17.3. Good Wage Levels at the Beginning of the Industrial Revolution

Next we have to inspect the judgement of Charles Feinstein:

“For the majority of the working class the historical reality was that they had to endure almost a century of hard toil with little or no advance from a low base before they really began to share in any of the benefits of the economic transformation they had helped to create.”

(Feinstein, 1998, p. 652)

Particularly the point to be revised, is whether the working class started from “a low base” at the end of the eighteenth century. Obviously, supposing there were persons who earned enough to have a 20 % surplus over their costs of basic foods, rent, fuel, and clothing in 1770-1795, and even if they had no improvement to 1830, they would have this same surplus of 20 % in 1830, and improve on it by 1860. 

For the good condition of the mass of the people in 1728, see: Daniel Defoe, “A Plan of the English Commerce”, pp. 100-103.

Adam Smith was of the opinion that every working man in Great Britain had enough to live on: “In Great Britain the wages of labour seem, in the present times, to be evidently more than what is precisely necessary to enable the labourer to bring up a family. In order to satisfy our selves upon this point, it will not be necessary to enter into any tedious or doubtful calculation of what may be the lowest sum upon which it is possible to do this. There are many plain symptoms, that the wages of labour are nowhere in this country regulated by the lowest rate, which is consistent with common humanity.”

(Smith, “The Wealth of Nations”, 1776, Book 1, Chapter 8, The Wages of Labour)

Arthur Young confirms that the poor (except those on parish relief) ate well:

“Bread in England may be reckoned at 1 ¼ a pound; but we must not, therefore, conclude, that it is near double the French price; for the materials are not the same. In England, it is very generally made of wheat, and the poor, in many parts of the kingdom, eat the whitest and best.” 

(Arthur Young, “Travels during the Years 1787, 1788, & 1789, … The Kingdom of France”, 1794, Vol. 1, W. Richardson, London, p. 442) 

“In England, the consumption of meat, by the labouring poor, is pretty considerable; … the consumption of cheese in England, by the poor, is immense.” (Arthur Young, ibid, p. 443)

From the chapter on “How was Life for the People before the Industrial Revolution?”, we can see that there were a large number of people, who were earning from 10 to 12 shillings, which was the cost of 1.5 bushels of wheat.

As to the reports of David Davies in his village in 1787, this was one of the poorest parishes in England. As has been demonstrated in an earlier chapter, his examples are taken – with the best of motives – from the poorest people in the parish, that is, those who had four or more small children.

The book of Sir Frederick Eden, “The State of the Poor”, does not refer to a general situation of poverty. The reports refer to that part of society which is poor, requires help, and is receiving help.

Mr. John Marshall, testifying before the Select Committee on Hand-Loom Weavers’ Petitions in 1834, referred to the good economic conditions in the countryside around 1790-1800, and the considerable reductions in income caused by the competition from mechanized wool spinning.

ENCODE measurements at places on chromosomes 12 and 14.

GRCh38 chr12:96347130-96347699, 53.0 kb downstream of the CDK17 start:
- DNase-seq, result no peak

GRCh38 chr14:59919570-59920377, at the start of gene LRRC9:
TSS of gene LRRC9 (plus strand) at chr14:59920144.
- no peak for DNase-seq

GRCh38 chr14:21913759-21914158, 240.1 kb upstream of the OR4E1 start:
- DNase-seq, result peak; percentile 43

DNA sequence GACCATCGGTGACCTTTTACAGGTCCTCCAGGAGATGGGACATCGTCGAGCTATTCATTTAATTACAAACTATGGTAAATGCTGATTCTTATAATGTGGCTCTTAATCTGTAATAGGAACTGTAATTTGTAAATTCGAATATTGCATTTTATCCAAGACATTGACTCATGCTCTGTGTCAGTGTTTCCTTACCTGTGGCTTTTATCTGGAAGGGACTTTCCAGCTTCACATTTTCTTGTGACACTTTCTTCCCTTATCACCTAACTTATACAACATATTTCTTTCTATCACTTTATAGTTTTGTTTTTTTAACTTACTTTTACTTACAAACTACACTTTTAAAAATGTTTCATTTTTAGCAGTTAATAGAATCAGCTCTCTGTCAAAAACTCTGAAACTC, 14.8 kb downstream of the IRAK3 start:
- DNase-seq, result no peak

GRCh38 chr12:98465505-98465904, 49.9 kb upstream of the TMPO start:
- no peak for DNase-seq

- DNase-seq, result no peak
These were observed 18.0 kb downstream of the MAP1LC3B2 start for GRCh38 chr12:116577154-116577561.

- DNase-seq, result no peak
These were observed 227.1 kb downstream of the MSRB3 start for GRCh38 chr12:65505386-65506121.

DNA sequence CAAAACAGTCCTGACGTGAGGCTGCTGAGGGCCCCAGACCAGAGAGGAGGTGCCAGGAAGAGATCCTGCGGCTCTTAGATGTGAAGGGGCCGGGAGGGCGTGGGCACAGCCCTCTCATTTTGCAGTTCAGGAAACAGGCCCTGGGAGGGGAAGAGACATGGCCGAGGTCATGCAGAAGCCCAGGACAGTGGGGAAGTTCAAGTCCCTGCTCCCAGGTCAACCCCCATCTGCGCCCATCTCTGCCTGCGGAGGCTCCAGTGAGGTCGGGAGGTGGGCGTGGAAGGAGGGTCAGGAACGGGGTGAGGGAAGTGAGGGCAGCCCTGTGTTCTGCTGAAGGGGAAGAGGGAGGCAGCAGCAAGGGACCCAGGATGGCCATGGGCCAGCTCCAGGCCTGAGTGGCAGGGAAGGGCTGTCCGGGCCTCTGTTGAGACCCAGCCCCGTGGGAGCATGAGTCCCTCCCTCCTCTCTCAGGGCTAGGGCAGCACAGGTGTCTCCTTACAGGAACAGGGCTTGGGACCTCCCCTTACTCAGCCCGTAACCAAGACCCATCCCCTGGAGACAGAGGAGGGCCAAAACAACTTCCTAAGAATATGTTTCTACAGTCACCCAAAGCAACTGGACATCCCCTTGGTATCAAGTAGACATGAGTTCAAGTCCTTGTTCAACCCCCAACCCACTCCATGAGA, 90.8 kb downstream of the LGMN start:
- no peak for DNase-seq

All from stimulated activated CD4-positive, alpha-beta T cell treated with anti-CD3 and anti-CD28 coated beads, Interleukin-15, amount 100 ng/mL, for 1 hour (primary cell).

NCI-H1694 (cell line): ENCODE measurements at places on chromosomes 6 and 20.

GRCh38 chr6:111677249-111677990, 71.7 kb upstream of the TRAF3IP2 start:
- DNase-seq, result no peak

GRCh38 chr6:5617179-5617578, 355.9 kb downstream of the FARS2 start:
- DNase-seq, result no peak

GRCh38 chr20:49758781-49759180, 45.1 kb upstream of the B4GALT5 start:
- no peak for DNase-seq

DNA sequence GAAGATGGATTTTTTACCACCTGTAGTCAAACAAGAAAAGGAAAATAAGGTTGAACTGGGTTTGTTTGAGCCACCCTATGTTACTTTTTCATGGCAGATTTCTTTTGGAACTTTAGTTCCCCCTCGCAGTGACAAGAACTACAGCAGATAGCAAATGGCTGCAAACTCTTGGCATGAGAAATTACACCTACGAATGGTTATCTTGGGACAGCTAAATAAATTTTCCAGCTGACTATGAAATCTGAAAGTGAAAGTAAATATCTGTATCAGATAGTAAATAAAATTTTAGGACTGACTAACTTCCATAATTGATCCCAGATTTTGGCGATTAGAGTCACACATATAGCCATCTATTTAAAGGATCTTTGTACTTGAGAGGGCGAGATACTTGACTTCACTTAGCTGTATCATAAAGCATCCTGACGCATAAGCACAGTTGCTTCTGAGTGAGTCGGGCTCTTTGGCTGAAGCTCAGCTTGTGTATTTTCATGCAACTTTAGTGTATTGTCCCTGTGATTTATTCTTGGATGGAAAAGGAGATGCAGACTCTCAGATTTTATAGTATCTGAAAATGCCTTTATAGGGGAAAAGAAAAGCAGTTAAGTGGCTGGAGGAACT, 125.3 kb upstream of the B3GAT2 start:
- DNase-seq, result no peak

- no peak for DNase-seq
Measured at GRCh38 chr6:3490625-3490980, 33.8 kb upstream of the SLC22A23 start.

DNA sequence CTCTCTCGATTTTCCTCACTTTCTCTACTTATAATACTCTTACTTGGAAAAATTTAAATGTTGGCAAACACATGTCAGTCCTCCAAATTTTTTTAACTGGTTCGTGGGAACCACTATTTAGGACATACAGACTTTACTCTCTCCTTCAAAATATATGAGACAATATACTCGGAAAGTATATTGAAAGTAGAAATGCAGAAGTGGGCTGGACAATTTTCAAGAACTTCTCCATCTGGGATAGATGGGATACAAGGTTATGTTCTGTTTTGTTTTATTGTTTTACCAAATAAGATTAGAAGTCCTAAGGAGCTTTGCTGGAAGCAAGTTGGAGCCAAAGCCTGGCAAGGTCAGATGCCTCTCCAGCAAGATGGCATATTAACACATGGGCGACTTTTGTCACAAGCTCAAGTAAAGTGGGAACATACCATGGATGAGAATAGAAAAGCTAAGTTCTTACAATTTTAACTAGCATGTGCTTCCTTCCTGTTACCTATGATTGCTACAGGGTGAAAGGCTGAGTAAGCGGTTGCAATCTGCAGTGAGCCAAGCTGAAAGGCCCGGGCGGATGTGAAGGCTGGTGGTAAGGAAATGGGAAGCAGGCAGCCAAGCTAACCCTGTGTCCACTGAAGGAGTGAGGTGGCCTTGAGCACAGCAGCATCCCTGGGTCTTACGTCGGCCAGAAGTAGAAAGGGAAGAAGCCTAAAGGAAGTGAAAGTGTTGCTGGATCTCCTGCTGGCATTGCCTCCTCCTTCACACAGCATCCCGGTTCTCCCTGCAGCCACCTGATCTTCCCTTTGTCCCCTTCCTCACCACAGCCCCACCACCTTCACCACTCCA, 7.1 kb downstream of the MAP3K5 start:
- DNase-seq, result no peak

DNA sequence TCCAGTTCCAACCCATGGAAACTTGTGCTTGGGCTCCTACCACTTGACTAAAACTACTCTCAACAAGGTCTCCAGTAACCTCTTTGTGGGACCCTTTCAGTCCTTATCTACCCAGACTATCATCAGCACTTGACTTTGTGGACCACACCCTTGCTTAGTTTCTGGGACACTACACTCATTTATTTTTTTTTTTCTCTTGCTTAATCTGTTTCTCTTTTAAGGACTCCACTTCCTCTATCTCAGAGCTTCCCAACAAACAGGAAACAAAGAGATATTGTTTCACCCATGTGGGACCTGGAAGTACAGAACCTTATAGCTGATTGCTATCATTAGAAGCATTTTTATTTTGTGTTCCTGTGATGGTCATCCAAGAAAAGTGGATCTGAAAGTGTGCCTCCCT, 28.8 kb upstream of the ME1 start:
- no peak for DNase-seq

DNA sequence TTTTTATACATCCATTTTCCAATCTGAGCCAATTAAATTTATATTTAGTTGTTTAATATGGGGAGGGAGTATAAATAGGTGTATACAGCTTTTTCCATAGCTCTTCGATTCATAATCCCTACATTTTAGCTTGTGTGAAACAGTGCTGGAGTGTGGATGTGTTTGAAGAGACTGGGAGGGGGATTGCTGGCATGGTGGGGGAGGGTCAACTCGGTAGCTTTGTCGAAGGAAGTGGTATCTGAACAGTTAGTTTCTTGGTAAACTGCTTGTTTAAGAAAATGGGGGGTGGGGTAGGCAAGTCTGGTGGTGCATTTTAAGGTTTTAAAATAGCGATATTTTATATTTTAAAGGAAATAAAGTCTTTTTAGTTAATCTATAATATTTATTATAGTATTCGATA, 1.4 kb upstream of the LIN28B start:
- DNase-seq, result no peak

“My own knowledge of the fact embraces an extensive district in the midland counties, in which I can look back upon the habitations of 50 families, whom I knew as agricultural labourers 35 or 40 years ago, living in great comfort, the mother and children of the family exchanging the produce of their labour at the wheel to the extent of 2s., 3s., 4s., or 5s. a week, all of which operation is now annihilated; and owing to its absence it is that so much privation prevails among the farm labourers in certain districts; and it will be seen, on a close investigation, that there is a greater pressure of poor-rates in all those districts where manufacturing operations were more extensively carried on, as in certain parts of Wiltshire and Hampshire, and more particularly the counties of Essex, Suffolk, and Norfolk …”

(Analysis of the Evidence …., Mr. John Marshall, pp. 19-20)

As general inputs, we may state that many working people, at least in the North, were eating “animal food”, and the women were taking tea. The proportion of the population eating bread from wheat instead of from inferior cereals increased in the second half of the eighteenth century. In the poorhouses, meat was usually served three times a week.

The people had enough money to make payments to building societies and to benefit societies.

The workers in the industrial towns had enough money to not work every day, but rather to go drinking: “It is well known that in the great trading towns, such as Manchester, Sheffield, etc., four days week in a week amply supply the dissolute and the drunken.”

(Davies, 1795, p. 163)

As we saw in an earlier chapter, the agricultural labourers and their families had a good income level. Although the basic weekly wage was about 7 shillings, with harvest month at 200 % wages, higher daily rates for task-work, and spinning wool by the wife and children, the weekly income could reach 14 shilling (averaged over the year).

If it were the case, that real wages in England “remained stagnant” for 1790 to 1830, this would mean that they were at the level documented above, and thus the people would have had sufficient income for a decent life.


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